The struggling PC market is taking its toll on both Microsoft (NASDAQ:MSFT) and Hewlett-Packard (NYSE:HPQ), among others. Windows 8 has been pegged as a major factor contributing to the 14% decline in worldwide PC units in the first quarter, as consumers remain largely confused about the new interface.
Microsoft's upcoming Windows 8.1 upgrade hopes to address some of these criticisms, in part by bringing back a Start Button that launches a Start Screen overlay on top of the desktop, which the company hopes will be "less jarring" than the current implementation where users feel like they're "transported into this whole other world."
Even after considering these improvements, HP is actually more excited about something else entirely: the death of Windows XP. Microsoft announced early last year that it was starting a two-year countdown to ending support for both Windows XP and Office 2003. April 8, 2014 is now less than a year away, after which point Windows XP will no longer receive critical security updates, bug fixes, and other types of support.
Naturally, the solution is to upgrade to either Windows 7 or Windows 8. Microsoft is hoping that enterprise customers, who have a lot more to lose from security threats, will upgrade, noting that the average enterprise deployment can take 18 to 32 months to fully deploy.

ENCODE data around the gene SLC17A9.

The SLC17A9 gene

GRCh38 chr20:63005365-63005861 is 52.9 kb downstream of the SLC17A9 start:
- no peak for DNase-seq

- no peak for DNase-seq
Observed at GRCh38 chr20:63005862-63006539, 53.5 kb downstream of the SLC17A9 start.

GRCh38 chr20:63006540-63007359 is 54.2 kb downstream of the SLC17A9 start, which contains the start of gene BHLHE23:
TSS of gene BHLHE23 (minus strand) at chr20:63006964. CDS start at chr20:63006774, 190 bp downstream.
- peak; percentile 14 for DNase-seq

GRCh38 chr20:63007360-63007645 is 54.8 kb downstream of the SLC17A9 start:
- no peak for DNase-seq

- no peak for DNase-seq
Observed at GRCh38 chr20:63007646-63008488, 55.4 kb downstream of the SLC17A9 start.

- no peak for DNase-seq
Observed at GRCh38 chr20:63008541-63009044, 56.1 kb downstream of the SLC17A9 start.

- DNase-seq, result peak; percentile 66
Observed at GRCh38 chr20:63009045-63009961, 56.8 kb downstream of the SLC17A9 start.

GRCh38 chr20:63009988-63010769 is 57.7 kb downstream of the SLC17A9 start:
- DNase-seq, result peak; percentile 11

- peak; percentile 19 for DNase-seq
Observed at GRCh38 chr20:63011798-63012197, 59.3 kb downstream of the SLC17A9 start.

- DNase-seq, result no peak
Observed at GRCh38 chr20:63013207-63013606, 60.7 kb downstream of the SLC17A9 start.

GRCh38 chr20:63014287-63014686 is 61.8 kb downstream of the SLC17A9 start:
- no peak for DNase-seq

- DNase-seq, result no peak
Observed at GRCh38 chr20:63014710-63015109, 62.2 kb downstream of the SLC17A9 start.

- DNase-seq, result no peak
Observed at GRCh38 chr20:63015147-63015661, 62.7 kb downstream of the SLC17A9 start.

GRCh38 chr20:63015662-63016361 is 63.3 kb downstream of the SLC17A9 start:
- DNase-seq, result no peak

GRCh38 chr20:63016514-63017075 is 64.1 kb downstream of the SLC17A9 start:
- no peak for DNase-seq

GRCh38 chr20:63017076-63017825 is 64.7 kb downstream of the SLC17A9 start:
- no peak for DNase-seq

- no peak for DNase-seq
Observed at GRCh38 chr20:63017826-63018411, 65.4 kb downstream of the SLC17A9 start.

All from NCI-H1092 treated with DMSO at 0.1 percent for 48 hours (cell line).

That's potentially a big opportunity for vendors like HP, who remains the No. 1 PC seller in the world by volume, although Lenovo is nipping at HP's heels. At a recent press conference, HP displayed a presentation slide titled, "Goodbye XP, Hello HP."
HP PC exec Enrique Lore said he believes that Windows XP's death will be a "big opportunity for HP," triggering a massive enterprise upgrade cycle. Lore also expressed a belief that ending Windows XP support will do "significantly more" to help the PC market than Windows 8.
That optimism is contributing to CEO Meg Whitman's comments today that HP could potentially put up revenue growth next fiscal year, helping keep HP in the green on a broadly down day.
HP may be growing sick of Wintel, but it's still banking on Windows in one way or another.
Fool contributor Evan Niu, CFA, has no position in any stocks mentioned. The Motley Fool owns shares of Microsoft. Try any of our Foolish newsletter services free for 30 days. We Fools may not all hold the same opinions, but we all believe that considering a diverse range of insights makes us better investors. The Motley Fool has a disclosure policy.